What Treasury Yields Are Saying About Your Dollars

In case you missed it, the beaten-up dollar has been making a comeback this week.

Traders are scratching their heads, trying to figure out if this is a major turn or just another mild correction, including yours truly.

Now, I’ve said before that a major correction in the stock market could save the dollar now. Or as my colleague Ashish said recently, “Wall Street could rescue the buck.”

But besides the stock market, fixed income can also give us a better idea on what’s going to happen with the dollar. More specifically, yields on 10-year Treasury bonds provide powerful clues on the dollar’s direction.

Let me explain….

Inflation Fears = Time for the Fed to “Do Something”

Last week, we finally started to see some inflation expectations in the market. In response, yields on 10-year Treasuries increased dramatically. Remember Treasury yields have to rise to compensate for the loss of your purchasing power caused by inflation.

But higher yields also translate to higher mortgage rates. So when yields rise too much, the Fed gets antsy because higher mortgage rates do not fit into their overall “fix the economy” plan.

Also, with mortgage resets expected to peak only in the first quarter of 2011, the government cannot afford to have higher yields now.

All the big traders in the market know this. So last week, they were all expecting the Fed would step in and do something about the increased inflation fears. Specifically, they were thinking the Fed would have to rescue the dollar or they would risk spiking commodity prices. After all, when the dollar falls, commodities that are priced in dollars rise.

But the Fed didn’t really need to do anything.

Just the fact that traders expected the Fed to verbally intervene in the markets helped prop up the buck. On top of that, there are new concerns about the strong economic recovery. That was enough to rescue the dollar from its freefall. The dollar has in fact been rallying against all commodities since last week.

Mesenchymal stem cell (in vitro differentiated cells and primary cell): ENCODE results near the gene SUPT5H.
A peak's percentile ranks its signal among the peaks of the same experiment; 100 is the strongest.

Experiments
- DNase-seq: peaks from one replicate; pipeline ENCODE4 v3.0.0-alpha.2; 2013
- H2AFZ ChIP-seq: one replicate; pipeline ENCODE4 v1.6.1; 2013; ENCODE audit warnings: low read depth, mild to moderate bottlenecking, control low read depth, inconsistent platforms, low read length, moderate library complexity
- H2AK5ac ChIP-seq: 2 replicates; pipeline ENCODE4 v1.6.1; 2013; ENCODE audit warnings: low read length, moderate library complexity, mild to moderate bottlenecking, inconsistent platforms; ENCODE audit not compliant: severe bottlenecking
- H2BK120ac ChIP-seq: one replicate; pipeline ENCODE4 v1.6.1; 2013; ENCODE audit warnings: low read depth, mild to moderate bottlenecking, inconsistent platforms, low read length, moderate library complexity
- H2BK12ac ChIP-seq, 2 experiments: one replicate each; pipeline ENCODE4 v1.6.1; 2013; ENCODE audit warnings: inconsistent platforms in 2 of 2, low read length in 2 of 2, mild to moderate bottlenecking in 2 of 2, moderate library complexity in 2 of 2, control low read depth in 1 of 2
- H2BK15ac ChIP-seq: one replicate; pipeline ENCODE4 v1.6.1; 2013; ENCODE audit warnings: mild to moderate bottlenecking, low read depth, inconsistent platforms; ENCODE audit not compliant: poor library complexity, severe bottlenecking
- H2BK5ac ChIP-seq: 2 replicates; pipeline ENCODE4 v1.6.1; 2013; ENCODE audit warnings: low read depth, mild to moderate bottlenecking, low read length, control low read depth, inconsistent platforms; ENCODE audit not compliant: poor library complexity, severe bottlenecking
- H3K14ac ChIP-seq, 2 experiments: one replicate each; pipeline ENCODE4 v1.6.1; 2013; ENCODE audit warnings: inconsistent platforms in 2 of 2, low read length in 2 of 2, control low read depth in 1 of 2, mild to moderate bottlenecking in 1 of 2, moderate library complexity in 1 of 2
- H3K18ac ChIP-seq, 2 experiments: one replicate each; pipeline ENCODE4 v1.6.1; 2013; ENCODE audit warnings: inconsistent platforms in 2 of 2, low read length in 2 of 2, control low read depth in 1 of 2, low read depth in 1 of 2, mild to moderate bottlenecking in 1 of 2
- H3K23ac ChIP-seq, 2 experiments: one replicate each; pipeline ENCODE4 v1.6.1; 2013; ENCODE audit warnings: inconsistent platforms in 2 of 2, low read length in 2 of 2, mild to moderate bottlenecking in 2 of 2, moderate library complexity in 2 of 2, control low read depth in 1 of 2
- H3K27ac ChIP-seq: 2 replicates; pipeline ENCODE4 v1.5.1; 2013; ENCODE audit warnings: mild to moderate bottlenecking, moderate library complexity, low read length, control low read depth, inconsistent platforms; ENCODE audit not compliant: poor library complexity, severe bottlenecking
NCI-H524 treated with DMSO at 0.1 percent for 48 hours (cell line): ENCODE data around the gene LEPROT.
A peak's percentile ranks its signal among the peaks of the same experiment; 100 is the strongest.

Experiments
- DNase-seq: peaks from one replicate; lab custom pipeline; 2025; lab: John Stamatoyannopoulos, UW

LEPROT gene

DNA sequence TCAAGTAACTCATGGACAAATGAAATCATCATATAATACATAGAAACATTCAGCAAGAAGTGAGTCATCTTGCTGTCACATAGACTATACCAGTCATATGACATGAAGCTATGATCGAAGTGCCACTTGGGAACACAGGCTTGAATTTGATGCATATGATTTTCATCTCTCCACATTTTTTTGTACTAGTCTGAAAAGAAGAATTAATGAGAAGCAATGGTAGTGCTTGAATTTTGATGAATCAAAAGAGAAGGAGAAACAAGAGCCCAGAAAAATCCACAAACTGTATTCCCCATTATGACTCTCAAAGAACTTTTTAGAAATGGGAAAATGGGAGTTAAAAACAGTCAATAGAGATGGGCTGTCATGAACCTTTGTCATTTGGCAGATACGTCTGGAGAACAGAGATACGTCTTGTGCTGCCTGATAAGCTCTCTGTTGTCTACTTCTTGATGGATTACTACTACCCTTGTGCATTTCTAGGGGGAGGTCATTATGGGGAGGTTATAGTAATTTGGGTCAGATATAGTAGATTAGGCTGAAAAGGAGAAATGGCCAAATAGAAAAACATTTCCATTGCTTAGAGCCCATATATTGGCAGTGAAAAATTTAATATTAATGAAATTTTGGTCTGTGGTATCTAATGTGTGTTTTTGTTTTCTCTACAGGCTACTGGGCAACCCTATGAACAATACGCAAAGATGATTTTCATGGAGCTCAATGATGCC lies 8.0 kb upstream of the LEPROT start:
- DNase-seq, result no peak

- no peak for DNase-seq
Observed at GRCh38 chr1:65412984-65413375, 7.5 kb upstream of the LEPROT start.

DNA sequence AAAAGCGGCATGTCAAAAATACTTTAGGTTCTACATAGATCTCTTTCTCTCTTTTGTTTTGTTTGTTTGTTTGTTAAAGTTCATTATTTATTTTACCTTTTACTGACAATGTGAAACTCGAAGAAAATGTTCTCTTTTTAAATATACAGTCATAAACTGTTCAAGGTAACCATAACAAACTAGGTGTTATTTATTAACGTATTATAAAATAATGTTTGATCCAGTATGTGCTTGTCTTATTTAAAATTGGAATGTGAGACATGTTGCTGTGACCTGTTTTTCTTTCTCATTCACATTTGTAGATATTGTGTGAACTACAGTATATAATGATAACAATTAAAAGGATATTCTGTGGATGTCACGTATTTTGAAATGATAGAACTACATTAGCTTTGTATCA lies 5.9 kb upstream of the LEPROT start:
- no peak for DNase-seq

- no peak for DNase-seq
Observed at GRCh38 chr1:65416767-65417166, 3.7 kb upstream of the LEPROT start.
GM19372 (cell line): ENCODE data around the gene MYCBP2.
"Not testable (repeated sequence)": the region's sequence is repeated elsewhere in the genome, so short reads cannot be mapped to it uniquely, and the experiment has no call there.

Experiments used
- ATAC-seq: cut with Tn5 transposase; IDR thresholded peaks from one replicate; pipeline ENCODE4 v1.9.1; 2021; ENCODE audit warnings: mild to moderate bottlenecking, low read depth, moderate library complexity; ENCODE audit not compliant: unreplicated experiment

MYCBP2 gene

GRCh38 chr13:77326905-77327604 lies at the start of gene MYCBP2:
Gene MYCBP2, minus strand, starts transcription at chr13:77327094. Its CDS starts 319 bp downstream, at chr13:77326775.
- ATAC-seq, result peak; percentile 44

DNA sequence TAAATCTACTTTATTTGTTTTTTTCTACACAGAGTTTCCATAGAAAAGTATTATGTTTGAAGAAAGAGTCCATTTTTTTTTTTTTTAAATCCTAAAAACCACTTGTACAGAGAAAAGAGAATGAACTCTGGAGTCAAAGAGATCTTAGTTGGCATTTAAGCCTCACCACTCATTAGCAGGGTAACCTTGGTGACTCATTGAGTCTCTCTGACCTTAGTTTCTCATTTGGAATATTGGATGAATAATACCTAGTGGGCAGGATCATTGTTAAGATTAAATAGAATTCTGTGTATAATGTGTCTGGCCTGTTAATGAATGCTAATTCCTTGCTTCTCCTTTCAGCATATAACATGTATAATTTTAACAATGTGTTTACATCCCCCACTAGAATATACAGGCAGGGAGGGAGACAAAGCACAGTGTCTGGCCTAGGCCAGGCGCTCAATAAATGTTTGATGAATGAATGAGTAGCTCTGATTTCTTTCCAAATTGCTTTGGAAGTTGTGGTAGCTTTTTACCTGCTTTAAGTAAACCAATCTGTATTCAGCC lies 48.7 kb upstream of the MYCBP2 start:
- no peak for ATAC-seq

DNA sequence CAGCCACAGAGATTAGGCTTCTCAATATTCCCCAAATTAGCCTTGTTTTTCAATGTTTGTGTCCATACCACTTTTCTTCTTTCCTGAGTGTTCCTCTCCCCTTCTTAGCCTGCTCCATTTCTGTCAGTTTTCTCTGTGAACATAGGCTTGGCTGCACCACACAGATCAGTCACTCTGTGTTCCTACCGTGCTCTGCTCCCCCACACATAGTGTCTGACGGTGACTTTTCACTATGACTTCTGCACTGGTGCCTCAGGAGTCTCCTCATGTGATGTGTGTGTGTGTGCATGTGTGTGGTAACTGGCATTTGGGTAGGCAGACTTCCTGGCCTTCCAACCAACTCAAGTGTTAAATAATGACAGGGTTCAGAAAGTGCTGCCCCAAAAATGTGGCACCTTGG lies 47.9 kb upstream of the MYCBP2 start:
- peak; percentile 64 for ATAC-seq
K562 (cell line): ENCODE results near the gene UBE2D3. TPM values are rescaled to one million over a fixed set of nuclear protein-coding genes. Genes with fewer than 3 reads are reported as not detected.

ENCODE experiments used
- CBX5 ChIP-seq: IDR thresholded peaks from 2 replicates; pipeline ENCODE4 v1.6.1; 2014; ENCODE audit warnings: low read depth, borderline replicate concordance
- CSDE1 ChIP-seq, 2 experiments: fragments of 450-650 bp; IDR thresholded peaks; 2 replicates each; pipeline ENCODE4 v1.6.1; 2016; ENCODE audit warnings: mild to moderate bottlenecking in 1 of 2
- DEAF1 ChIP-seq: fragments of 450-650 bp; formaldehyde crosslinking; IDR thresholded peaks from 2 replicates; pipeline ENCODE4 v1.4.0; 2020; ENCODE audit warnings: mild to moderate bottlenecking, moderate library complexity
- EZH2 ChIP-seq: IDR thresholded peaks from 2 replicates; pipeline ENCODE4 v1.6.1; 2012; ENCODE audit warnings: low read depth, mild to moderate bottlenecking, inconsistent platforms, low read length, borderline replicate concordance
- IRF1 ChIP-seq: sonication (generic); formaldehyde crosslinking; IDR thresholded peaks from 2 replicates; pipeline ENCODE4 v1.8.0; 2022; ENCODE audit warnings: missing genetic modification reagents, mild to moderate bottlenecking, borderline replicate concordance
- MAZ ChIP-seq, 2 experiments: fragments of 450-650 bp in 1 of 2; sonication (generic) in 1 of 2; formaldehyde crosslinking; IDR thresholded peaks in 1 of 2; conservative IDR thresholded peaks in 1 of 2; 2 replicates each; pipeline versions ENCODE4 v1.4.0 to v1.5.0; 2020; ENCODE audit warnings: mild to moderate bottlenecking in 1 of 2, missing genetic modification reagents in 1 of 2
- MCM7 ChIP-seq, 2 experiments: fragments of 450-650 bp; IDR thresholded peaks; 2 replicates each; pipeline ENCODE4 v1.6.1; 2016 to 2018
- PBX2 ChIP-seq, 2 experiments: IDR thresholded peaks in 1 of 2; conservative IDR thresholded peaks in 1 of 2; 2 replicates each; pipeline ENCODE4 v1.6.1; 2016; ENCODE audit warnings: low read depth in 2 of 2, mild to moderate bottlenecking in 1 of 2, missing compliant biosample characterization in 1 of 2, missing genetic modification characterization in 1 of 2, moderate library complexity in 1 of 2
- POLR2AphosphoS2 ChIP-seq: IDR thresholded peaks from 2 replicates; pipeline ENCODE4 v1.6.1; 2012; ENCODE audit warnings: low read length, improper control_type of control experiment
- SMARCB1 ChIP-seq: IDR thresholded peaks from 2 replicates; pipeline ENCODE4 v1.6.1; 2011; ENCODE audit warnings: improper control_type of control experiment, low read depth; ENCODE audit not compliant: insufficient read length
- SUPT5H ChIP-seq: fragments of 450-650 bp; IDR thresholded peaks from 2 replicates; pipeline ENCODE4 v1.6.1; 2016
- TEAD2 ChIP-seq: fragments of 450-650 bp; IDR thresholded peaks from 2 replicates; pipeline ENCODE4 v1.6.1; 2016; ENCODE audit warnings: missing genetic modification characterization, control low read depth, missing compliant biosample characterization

Don’t Count on the Fed to Help You, Dollar

But next week the Federal Open Market Committee will meet once again. And a lot of traders are still expecting the Fed to change its language to insinuate that rate hikes will come sooner rather than later.

The problem is that the yields are coming down again really fast. In the last couple of days yield fell more than 0.15%. That’s a really strong movement in a short period of time. So the Fed may no longer have the urgency to save the dollar.

With some of the latest economic data, such as consumer confidence and new home sales, surprising to the downside, don’t count on the Fed to change its tune.

After all, investors fear that the equity market won’t be able to move higher without the liquidity that the government is providing. With unemployment on the rise and consumers confidence on decline, if the government doesn’t carry the economy on its shoulder, no one else will.

How to Tell if is the BIG Dollar Rally

So the dollar shouldn’t expect any help from the Fed. The only thing that can save the dollar is the only thing that the Fed is trying to avoid: a sell-off in the stock market.

I’m on the lookout for a collapse in the equity market to confirm if this dollar rally has legs or not. I suggest you do the same.

First of all, I’ve got my eye on a key small cap U.S. equity index that may be indicating a reversal here in stocks. Also, there are three other technical indicators I’m watching (and you should be too) to tell if this dollar rally will continue…

1. Watch for the euro to close below 1.46.
2. Look for the DXY (U.S. dollar index for futures) to cross above 50-day moving average.
3. Keep an eye on the S&P 500. If it crosses below 1030, that could indicate a reversal as well.

Again, stocks are the key to this dollar correction. Watch the breakout of resistance levels in major equity indices for an indication that the dollar will continue to rally.

Best Regards,
Evaldo Albuquerque

Evaldo Albuquerque is one of our head researchers here for World Currency Watch. He specializes in one of the most overlooked sections of the foreign-exchange market, emerging market currencies (a.k.a. “exotic” currencies). To learn more about his currency strategy, click here.

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